'Game of Thrones' Problems and Questions for Season 8 Finale
Unanswered Questions After Game of Thrones Finale
Why Game of Thrones' Ending Fell Flat
If you're a huge Game of Thrones fan like me, you're possibly one of the thousands of people who felt the ending to the show fell flat. It came off as rushed, with a lot of travel and time between episodes either lost or completely glossed over. Before you read further, be aware that this article contains MAJOR SPOILERS!!! If you aren't aware already, the books that provided the storyline for many seasons ended far before the ending we've seen. The Boltons hold Winterfell, Arya just regained her sight, and many of the major plot points we've seen transpire on TV haven't in the books, *cough cough* Jon's still dead *cough cough*. With that being said, we know that George RR Martin has had a large amount of input into how the show will end, so some things will come to pass while others may change. After all, there's no way he can cover 3000+ pages of information for the two writers to bring to life in just about 15 episodes. We've watched them speed through the recruitment of Daenerys to fight the White Walkers, the fall of the wall, the meeting of all characters to join forces, the Battle of Winterfell, the decimation of King's Landing, and the final death of Dany and wrap up of all the remaining characters. Because the final two seasons covered all of this in only thirteen episodes, they missed a lot of major plot points and failed to answer questions that had been building the anticipation of fans wanting answers for years. Below are just a few I wished for more clarification to personally after watching the finale.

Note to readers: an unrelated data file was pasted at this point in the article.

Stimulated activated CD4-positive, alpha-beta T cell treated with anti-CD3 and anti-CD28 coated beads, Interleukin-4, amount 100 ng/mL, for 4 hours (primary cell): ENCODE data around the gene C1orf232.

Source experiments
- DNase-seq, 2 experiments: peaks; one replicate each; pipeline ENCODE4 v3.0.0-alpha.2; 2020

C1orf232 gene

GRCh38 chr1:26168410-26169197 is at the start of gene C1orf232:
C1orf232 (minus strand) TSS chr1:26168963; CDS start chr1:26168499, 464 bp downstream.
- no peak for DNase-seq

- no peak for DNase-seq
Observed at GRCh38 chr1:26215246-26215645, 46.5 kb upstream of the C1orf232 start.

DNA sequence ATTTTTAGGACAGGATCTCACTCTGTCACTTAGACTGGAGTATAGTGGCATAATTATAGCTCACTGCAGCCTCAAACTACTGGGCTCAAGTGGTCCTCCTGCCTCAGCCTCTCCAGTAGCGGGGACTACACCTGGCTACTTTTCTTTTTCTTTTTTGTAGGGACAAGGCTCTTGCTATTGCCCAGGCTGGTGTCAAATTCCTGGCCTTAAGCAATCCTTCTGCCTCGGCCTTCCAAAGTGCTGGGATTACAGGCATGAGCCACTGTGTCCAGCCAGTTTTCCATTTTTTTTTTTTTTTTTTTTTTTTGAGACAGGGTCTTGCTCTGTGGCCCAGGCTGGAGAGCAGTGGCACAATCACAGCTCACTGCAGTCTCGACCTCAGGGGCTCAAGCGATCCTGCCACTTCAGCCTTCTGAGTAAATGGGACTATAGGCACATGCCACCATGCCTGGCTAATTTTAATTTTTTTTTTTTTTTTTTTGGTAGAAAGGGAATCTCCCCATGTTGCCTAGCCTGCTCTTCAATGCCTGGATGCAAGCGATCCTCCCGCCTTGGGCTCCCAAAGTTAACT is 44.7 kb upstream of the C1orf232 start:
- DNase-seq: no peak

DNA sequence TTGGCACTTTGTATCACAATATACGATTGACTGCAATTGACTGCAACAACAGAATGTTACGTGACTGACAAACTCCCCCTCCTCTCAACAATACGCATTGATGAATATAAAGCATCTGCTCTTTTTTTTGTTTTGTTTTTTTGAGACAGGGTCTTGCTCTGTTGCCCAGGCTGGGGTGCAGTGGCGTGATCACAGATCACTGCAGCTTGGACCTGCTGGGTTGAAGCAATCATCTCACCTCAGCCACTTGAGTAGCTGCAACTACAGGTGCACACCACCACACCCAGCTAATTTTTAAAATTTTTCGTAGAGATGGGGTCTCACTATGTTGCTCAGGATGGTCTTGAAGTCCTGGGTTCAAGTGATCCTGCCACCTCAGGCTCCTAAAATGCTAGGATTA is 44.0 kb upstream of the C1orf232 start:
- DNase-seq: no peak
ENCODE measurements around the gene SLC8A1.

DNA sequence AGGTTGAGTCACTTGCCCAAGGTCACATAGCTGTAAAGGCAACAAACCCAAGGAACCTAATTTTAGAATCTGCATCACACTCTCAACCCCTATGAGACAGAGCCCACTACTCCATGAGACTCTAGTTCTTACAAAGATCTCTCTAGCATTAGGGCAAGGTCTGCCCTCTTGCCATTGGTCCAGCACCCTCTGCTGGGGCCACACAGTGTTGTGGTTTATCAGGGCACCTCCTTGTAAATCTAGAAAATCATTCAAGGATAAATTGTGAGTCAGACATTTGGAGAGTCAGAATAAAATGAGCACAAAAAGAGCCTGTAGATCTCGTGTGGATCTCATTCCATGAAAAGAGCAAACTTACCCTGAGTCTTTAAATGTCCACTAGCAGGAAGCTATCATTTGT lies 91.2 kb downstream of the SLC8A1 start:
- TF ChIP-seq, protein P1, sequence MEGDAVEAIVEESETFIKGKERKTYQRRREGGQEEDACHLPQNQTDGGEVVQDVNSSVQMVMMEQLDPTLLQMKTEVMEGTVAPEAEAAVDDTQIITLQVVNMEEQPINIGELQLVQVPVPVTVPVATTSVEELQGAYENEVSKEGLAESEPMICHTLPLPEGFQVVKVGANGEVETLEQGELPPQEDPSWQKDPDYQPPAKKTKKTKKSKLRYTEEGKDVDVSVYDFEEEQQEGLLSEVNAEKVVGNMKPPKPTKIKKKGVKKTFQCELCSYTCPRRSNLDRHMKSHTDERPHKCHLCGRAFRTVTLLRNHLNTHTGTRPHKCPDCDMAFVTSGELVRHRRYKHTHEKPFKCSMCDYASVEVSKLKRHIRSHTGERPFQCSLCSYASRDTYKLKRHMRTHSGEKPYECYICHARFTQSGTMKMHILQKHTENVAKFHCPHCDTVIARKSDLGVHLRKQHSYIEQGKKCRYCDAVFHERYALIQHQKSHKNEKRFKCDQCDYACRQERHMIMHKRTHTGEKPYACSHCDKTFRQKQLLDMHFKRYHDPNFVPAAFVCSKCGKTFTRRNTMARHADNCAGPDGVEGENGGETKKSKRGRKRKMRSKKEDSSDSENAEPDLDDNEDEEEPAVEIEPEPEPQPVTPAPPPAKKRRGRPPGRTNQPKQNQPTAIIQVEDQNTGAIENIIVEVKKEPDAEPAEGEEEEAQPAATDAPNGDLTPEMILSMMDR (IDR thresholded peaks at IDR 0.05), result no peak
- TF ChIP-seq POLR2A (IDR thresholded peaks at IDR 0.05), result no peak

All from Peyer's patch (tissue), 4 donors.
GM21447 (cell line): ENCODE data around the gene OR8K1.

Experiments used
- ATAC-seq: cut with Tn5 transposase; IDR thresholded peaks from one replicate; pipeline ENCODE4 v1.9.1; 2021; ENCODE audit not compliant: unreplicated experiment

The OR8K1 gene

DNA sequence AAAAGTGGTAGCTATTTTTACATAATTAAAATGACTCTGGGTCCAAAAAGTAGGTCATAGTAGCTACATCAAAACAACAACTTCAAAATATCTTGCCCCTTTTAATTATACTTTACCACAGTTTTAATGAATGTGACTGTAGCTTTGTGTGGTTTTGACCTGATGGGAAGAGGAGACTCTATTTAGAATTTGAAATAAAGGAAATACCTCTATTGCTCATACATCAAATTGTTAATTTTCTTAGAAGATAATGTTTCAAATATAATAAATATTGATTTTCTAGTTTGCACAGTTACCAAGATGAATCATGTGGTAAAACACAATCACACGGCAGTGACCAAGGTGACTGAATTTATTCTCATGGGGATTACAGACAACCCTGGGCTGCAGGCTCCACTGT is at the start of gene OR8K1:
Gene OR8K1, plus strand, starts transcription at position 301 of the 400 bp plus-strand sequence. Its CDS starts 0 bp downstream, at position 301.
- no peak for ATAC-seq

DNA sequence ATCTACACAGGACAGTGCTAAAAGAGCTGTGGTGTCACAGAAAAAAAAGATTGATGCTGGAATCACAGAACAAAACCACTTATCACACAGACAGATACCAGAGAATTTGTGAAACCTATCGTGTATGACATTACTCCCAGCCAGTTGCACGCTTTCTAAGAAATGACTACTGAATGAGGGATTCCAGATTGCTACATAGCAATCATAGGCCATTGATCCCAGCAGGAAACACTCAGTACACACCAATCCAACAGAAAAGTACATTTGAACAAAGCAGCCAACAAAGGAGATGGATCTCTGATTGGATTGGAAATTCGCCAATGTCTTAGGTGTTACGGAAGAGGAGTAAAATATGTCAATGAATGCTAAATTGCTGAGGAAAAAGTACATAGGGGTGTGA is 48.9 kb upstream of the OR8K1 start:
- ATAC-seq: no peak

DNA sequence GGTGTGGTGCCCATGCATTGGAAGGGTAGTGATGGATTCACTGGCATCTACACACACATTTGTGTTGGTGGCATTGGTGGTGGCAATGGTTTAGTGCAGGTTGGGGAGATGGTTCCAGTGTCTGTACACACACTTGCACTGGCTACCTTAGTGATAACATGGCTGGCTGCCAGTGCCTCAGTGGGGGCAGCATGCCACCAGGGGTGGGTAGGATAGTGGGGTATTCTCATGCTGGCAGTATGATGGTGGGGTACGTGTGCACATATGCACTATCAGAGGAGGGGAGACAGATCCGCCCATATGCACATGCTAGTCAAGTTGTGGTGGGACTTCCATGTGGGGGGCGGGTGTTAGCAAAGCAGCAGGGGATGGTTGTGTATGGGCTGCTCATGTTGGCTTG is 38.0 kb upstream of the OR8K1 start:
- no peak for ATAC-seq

What Happened to the Azor Ahai Prophecy?
The Biggest Problem with Game of Thrones' Ending
In my personal opinion, this is the biggest question left unanswered when the show ended. Seasons upon seasons have circled around the prophecy of Azor Ahai. He was a man who saved the world from destruction many years prior, and many believed that either Dany or Jon would end up being proven to be this person. Often times this reincarnation was referred to as The Prince who was Promised, but some fans believe these are two different prophecies. Regardless, the answer was never given! We're first introduced to Azor Ahai's story by Melisandre, who initially believes that Stannis is the man who will save everyone. When her visions fail and he finally is killed for good, we realize that he's not our man. When Jon is killed by the Night's Watch and Melisandre prays to the Lord of Light, leading to his revival, she then believes that he is the reincarnation of Azor Ahai.